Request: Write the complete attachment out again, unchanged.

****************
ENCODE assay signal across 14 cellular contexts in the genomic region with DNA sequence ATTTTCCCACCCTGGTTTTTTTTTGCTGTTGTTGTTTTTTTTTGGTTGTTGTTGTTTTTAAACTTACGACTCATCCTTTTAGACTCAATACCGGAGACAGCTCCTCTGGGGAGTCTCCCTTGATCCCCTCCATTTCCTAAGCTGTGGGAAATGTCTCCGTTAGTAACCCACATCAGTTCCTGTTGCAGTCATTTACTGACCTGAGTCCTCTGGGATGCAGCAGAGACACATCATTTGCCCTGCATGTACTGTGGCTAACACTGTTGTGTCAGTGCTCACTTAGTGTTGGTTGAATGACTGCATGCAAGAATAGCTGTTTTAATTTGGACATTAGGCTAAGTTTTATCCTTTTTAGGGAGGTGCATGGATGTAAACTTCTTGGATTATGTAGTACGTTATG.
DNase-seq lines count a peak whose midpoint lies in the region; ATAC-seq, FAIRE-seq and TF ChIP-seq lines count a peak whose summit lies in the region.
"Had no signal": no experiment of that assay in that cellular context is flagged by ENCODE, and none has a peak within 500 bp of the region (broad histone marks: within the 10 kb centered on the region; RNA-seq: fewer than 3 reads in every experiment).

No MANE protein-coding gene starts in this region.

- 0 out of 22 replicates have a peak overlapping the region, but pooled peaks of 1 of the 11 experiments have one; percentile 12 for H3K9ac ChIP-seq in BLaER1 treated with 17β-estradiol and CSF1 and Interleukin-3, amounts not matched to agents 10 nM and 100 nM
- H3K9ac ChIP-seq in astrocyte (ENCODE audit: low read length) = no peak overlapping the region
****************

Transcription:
ENCODE assay signal across 14 cellular contexts in the genomic region with DNA sequence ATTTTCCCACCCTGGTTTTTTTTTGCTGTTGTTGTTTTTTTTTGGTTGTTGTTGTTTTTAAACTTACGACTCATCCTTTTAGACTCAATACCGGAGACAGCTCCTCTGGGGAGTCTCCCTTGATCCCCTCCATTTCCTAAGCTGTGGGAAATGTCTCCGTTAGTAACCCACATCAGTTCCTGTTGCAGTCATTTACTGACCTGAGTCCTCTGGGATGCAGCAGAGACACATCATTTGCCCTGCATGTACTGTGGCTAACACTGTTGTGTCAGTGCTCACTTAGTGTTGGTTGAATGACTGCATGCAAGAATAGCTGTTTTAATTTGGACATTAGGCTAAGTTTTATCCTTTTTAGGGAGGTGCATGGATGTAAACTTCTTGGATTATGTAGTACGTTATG.
DNase-seq lines count a peak whose midpoint lies in the region; ATAC-seq, FAIRE-seq and TF ChIP-seq lines count a peak whose summit lies in the region.
"Had no signal": no experiment of that assay in that cellular context is flagged by ENCODE, and none has a peak within 500 bp of the region (broad histone marks: within the 10 kb centered on the region; RNA-seq: fewer than 3 reads in every experiment).

No MANE protein-coding gene starts in this region.

- 0 out of 22 replicates have a peak overlapping the region, but pooled peaks of 1 of the 11 experiments have one; percentile 12 for H3K9ac ChIP-seq in BLaER1 treated with 17β-estradiol and CSF1 and Interleukin-3, amounts not matched to agents 10 nM and 100 nM
- H3K9ac ChIP-seq in astrocyte (ENCODE audit: low read length) = no peak overlapping the region